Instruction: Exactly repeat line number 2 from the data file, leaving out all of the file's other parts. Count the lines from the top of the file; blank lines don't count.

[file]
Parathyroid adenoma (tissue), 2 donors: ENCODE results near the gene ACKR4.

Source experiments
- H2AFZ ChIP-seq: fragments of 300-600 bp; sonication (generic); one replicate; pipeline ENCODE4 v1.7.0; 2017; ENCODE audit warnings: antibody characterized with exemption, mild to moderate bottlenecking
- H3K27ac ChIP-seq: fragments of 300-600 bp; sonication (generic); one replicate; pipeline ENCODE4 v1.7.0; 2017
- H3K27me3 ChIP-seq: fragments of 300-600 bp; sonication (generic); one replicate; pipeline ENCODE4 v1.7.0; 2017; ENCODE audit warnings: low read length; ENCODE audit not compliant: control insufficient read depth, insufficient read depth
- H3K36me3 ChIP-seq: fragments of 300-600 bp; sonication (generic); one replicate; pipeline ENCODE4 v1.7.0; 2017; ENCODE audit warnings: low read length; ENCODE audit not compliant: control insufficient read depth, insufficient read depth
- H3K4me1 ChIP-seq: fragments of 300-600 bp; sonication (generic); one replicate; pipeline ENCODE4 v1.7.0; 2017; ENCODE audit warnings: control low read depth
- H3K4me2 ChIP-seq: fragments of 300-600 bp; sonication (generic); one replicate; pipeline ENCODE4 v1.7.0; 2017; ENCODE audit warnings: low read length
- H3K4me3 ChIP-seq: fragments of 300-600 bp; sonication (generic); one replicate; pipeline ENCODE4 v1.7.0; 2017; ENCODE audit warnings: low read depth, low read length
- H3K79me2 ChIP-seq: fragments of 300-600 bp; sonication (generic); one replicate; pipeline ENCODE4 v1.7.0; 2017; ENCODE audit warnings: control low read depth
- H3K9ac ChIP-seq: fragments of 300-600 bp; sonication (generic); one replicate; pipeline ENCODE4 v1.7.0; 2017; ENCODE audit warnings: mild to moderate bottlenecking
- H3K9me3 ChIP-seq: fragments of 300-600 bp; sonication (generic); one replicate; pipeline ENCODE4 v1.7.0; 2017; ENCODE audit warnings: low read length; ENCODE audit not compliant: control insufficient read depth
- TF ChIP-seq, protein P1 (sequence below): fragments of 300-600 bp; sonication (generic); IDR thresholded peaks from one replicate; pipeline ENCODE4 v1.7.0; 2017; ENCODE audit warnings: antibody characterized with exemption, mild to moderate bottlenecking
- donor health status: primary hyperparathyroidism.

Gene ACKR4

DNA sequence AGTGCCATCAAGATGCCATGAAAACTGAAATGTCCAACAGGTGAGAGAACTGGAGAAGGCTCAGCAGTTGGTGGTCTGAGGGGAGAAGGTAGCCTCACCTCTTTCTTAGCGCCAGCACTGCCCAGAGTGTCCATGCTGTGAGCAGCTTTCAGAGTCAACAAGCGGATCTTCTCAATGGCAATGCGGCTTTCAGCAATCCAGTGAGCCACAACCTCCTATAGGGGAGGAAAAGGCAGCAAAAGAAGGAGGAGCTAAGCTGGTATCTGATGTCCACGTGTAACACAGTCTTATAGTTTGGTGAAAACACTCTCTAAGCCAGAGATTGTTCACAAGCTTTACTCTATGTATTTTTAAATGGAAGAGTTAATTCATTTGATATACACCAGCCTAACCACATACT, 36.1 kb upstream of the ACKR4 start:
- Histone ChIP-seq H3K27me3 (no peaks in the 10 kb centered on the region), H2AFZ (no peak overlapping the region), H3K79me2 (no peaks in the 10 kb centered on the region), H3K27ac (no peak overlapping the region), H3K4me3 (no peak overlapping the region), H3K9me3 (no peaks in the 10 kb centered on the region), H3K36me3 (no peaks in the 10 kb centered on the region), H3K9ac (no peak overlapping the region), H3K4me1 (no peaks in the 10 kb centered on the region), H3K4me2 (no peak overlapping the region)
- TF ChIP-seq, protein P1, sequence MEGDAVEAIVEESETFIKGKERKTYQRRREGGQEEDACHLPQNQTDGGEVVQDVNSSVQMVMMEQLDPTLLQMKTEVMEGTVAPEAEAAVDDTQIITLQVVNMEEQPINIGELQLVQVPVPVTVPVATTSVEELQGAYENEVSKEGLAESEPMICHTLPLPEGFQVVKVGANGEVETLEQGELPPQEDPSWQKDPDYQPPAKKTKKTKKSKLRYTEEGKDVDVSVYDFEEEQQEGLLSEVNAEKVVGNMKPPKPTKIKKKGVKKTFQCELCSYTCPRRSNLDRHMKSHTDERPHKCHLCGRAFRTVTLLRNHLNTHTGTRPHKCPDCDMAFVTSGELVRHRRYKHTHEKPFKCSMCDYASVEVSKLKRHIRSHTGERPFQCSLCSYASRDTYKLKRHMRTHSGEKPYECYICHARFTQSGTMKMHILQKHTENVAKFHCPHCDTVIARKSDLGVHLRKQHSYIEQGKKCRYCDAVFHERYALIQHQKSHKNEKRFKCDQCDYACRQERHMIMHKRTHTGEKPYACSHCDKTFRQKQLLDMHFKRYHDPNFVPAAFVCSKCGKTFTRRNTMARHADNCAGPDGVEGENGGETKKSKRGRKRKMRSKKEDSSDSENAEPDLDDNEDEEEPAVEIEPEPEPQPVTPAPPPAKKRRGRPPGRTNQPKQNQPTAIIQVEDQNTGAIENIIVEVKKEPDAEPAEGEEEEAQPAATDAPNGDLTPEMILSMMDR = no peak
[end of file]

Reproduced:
Source experiments